A huge amount of work has gone into this preparation. Swades provided vans and community mobilisation in a great partnership. We are now planning to pan out the programme in the whole of Maharashtra with the state administration. The crisis has led to new and interesting ways to work.
As an organisation, Covid has brought us closer even when we are physically distanced. During floods people of our own community had a difficult time as their homes, toilets, belongings were destroyed and they are now trying to piece everything together. They are closer than ever with us. They have stood with us during the pandemic, cyclone and floods. Trust, loyalty, ability to serve others at your own risk, overcoming your own safety and fear have brought us together in a very beautiful way. A huge influx of money from generous individuals and corporate donors allowed us to make our hospitals in rural areas more robust.
In 2013 we started with water as there was water shortage – also open defecation and safety issues in Raigad. During the last five years we have come on our own with great gratitude to our fabulous team. All our 270 people have the same vision and excitement.
Mangesh Wange: At Swades, there was no job loss, however increments were put on hold till the situation normalised. But employees rather said they wanted to contribute. This was energy to the entire organisation. During the overnight floods 70 of our people were stuck. Several mental health counselling sessions were held along with Neerja Birla’s MPower and had very good participation. Our online rewards and recognition activities were very engaging.
From goats to ventilators we followed the same procurement systems. In alignment with the commissioner of health, Government of Maharashtra, the district health officer and the head doctor at the village/taluka level, and taking specifications from the state government we identified and segregated genuine suppliers with proven licence. We verified their credentials from the manufacturing company to check if they were the authentic/authorised suppliers and saved almost 16% (over Rs 1 crore) ensuring smooth supplies, installation, basic training of local staff on manual and maintenance. In coordination with goverment systems and donors, this system works very well and can be replicated at other places.
What is the current Covid situation and challenges you see in the above regions?
Zarina Screwvala: (1) Revival of livelihoods after the triple whammy of Covid, cyclone and floods in Raigad is a severe challenge. When we have given toilets and water these are destroyed. Just when the fruit plant was going to give yield, it was gone. Trees, goats, buffaloes everything was swept away in floods with 8-20 feet water and landslides. Everything got destroyed in Cyclone Nisarga and floods. (2) Education is a huge setback. Though it is being addressed, children have lost 18 months of their school. Some children have never gone to school. There are children who have changed schools and never seen their classmates. In Raigad children are not being educated as parents are working and the child does not want to lean online. (3) Mental health needs to be addressed. There is a huge impact on mental health of 15-25-year-olds who have to build their careers. (4) There is a shortage of doctors and nurses, which hopefully should be addressed post pandemic.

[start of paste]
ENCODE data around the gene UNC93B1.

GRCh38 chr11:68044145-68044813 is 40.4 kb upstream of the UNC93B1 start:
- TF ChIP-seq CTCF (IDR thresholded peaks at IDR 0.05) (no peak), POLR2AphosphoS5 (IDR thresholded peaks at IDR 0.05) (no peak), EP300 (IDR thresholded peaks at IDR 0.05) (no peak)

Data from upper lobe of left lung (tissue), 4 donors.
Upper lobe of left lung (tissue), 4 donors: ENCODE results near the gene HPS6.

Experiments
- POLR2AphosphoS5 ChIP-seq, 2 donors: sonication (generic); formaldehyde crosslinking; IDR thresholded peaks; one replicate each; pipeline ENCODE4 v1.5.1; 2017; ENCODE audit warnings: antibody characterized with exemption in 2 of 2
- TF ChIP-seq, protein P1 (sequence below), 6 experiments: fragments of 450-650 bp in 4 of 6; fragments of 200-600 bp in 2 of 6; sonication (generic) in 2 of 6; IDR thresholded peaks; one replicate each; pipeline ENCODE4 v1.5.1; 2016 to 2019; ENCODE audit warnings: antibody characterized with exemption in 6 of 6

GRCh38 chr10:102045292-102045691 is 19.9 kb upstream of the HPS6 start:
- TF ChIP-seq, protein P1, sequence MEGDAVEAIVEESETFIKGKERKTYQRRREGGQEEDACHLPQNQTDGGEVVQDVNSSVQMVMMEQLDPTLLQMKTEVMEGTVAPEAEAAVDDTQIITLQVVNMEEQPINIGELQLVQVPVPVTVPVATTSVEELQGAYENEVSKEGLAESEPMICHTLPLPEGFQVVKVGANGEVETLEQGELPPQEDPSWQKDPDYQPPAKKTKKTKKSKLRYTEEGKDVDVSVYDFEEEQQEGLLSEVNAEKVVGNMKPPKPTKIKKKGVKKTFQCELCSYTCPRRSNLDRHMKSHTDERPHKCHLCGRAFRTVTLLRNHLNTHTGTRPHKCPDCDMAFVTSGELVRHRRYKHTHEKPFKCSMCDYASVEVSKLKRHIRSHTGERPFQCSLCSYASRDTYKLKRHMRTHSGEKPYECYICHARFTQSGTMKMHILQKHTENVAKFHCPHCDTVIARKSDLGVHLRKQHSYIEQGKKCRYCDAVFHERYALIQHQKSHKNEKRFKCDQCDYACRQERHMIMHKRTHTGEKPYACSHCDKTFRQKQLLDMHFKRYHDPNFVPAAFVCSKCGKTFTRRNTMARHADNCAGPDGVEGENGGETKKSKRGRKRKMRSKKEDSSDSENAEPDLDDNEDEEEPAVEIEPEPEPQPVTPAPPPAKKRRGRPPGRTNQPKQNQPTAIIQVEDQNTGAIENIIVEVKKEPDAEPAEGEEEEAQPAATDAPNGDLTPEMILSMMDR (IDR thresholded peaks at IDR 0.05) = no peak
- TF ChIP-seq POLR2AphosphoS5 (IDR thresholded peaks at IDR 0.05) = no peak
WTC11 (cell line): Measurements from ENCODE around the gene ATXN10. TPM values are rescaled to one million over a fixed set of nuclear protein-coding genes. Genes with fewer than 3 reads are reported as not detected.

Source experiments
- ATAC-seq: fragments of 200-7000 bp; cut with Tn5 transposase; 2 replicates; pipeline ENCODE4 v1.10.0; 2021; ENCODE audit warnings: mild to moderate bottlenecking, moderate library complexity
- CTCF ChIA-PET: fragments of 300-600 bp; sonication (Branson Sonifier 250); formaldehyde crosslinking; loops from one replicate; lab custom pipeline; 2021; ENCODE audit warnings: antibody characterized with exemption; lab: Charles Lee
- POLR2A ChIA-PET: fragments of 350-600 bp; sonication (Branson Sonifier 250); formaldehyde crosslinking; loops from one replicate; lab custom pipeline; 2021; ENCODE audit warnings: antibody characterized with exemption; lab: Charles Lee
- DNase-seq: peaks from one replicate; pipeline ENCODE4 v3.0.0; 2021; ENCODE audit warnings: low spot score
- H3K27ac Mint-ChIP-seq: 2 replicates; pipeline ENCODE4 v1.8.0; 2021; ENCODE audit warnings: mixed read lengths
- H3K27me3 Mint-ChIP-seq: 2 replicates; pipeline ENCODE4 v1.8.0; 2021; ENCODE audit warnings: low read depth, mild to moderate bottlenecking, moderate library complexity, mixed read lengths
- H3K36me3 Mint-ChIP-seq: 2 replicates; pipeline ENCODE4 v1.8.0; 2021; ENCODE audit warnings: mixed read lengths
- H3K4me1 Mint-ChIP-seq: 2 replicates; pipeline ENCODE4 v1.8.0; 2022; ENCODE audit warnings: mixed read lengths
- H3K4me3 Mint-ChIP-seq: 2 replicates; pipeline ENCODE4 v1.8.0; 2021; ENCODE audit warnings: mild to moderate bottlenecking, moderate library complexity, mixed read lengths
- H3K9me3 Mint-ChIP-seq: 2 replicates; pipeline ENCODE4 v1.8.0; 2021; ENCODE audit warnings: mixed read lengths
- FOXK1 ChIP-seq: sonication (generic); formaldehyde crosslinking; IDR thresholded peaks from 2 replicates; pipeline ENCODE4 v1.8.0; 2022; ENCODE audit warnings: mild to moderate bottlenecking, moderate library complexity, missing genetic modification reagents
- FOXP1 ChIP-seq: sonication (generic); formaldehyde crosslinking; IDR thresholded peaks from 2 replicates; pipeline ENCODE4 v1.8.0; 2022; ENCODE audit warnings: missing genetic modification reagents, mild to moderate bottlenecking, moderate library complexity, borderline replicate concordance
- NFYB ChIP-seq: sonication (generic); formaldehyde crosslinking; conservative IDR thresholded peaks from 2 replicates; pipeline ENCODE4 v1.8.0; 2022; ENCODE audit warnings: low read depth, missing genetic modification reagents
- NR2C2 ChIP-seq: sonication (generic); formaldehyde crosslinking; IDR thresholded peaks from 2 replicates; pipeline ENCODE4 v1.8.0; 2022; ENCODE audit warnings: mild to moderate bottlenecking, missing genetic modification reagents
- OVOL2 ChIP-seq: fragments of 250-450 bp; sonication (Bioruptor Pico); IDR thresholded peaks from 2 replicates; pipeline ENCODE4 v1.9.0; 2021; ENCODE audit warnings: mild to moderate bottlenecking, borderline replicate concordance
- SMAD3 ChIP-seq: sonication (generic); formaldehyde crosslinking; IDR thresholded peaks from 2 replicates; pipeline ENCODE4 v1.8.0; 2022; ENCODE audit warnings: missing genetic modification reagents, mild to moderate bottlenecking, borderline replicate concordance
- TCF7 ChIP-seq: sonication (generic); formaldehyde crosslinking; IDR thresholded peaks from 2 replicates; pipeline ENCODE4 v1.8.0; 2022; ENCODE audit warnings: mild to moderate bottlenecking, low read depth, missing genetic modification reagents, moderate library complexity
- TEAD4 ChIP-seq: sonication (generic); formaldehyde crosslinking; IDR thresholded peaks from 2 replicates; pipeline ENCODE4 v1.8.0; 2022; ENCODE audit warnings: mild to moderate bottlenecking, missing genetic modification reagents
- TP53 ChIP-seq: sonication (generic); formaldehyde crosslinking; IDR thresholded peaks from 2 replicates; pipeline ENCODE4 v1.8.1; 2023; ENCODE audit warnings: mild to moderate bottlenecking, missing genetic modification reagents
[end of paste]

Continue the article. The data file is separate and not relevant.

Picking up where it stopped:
With rural communities forming the core area of Swades Foundations work, what according to you are Covid-19 takeaways for the governments?
Zarina Screwvala: That we need to empower our communities in times of no crisis to give them the ‘can do’ attitude and strengthen VDCs. There is now a golden opportunity for communities to learn to look after themselves, put them at the centre, so that they will take care of the whole village. In Raigad we have seen 10 people taking care of roughly 50 houses and in Nashik 10 people taking care of 100 households. Once volunteers from communities are empowered to take on challenges and trained either by the district administration or Swades, it can beautifully bring in change. We have seen that with one person from Swades and 10 from VDC, it has worked beautifully in a dignified way. We have learnt to have mutual respect and dignity within our communities. This is the key of Swades. At Swades we say: ‘Swa’ se bane ‘des’. Covid has shown that we all have a role to play and collaborate with each other – not for charity, but because we owe it to them and they owe it to themselves.
With our experiment of VDCs done in Saudagar, our seventh block, it was later retrofitted in six blocks (total population of 5,00,000). With all our lessons we are now going to Nashik in four blocks with a 5,00,000 population. In the next two years we will hit a million people in the geography. We engage with communities who are willing, able and needy. If you want, we are there. The dignity of community has to be maintained.